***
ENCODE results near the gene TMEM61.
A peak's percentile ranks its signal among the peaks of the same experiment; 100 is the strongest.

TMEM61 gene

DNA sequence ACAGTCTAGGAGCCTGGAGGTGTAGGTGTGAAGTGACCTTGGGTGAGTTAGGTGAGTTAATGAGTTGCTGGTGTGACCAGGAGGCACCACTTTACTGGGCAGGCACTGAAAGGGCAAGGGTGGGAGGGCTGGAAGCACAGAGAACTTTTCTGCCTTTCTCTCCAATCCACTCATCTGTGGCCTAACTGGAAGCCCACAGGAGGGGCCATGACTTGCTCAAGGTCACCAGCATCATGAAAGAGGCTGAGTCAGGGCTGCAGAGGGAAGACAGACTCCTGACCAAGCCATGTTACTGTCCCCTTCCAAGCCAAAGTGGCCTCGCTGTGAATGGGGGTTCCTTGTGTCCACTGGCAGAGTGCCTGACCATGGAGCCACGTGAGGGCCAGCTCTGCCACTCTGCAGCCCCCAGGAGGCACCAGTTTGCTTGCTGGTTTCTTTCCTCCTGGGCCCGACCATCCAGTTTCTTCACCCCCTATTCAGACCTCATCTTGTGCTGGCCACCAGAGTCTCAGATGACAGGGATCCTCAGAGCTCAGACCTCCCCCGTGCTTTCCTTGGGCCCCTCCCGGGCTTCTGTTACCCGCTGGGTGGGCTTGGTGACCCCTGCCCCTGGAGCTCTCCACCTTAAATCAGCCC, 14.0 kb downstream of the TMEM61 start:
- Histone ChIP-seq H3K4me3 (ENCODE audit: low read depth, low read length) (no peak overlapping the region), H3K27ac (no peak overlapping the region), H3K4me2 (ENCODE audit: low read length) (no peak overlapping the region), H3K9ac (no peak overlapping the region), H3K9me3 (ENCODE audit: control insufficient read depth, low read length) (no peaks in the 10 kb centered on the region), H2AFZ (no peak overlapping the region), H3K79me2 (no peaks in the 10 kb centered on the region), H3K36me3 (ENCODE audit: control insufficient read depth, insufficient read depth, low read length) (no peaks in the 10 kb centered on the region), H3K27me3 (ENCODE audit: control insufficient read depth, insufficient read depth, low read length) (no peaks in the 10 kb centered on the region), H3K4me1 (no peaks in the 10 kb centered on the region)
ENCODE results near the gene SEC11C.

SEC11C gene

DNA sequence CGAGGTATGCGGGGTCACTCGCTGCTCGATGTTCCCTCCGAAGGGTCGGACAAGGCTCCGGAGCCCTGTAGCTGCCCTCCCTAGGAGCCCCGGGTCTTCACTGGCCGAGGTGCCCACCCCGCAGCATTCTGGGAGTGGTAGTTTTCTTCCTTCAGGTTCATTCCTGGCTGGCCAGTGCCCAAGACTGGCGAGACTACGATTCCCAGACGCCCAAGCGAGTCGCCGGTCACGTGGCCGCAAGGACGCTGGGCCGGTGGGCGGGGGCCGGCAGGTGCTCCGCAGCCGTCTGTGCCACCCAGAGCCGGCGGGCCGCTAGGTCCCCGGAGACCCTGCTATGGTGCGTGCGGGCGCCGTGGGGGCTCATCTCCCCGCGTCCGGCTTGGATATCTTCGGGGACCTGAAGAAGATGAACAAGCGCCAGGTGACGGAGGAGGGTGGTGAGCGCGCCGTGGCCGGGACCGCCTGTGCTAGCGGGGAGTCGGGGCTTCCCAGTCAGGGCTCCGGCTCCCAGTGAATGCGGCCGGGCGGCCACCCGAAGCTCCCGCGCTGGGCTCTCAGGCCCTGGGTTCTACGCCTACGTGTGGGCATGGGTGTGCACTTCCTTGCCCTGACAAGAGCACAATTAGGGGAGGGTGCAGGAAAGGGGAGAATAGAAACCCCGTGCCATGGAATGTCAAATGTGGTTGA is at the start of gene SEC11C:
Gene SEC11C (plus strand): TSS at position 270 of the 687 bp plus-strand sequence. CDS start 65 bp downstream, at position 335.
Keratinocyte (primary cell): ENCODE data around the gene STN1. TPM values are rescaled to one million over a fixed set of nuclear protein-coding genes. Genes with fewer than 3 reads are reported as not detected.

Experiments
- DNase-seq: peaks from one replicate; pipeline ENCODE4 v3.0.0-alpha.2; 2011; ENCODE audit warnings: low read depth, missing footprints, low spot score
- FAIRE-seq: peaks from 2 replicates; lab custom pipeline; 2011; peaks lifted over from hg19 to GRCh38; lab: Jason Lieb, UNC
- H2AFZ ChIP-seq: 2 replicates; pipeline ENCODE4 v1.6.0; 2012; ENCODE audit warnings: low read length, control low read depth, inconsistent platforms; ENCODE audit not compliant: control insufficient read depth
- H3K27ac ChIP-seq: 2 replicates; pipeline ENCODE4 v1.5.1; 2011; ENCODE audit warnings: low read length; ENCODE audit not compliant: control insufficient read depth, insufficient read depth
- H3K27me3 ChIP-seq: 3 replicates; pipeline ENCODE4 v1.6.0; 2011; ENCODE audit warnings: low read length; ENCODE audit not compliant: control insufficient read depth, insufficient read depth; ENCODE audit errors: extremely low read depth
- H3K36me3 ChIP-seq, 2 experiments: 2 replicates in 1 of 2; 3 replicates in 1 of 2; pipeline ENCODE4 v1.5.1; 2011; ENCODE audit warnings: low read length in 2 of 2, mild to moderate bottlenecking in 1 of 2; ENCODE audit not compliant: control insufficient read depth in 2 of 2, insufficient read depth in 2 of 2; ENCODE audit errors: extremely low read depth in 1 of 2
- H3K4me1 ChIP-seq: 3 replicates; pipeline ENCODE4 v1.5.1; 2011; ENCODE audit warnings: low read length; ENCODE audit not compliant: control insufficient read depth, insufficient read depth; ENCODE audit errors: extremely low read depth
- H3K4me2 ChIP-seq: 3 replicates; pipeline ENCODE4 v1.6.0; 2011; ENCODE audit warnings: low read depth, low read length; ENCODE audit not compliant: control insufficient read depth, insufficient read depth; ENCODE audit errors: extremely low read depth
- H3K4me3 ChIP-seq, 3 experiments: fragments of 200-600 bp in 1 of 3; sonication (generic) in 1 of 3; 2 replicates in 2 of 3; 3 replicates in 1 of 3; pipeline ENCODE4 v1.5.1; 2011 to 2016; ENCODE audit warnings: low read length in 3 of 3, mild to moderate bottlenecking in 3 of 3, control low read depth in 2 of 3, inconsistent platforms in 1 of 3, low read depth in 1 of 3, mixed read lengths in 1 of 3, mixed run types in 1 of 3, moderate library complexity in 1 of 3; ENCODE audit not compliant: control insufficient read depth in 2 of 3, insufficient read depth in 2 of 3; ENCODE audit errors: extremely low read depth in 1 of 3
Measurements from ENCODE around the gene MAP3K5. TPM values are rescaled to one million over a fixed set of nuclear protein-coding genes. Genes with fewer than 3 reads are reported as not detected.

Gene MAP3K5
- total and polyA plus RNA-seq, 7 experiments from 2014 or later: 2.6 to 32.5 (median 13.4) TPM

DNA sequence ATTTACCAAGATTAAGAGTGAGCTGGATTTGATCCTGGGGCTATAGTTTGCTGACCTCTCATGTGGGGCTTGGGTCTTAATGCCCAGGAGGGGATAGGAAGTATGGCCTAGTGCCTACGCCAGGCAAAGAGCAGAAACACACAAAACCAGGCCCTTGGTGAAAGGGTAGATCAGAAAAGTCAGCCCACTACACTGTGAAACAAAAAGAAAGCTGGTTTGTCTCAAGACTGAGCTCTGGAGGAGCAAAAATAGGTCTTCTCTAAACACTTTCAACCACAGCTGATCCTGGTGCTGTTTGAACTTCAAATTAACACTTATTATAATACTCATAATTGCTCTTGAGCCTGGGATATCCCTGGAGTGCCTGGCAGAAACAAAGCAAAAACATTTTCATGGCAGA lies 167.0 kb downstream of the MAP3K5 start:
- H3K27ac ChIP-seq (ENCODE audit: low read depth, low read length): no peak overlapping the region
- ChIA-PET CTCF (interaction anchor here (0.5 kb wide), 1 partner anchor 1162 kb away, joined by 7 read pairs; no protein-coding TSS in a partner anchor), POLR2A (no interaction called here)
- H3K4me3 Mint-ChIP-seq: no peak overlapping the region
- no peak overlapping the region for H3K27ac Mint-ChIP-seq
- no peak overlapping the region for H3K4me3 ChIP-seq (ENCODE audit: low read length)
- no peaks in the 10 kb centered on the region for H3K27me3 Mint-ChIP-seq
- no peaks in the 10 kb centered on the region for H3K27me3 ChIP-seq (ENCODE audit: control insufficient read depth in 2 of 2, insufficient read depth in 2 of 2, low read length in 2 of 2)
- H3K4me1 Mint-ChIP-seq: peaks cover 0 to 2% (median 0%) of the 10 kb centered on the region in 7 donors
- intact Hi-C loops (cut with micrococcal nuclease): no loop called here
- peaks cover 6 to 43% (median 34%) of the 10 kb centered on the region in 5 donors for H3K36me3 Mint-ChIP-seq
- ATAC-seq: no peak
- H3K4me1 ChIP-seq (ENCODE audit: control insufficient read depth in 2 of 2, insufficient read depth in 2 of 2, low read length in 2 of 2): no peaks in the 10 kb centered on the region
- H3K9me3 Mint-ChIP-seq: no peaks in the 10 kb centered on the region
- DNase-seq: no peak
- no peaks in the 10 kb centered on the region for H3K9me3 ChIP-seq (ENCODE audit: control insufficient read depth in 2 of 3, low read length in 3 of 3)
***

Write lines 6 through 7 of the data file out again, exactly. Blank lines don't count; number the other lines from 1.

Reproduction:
ENCODE results near the gene SEC11C.

SEC11C gene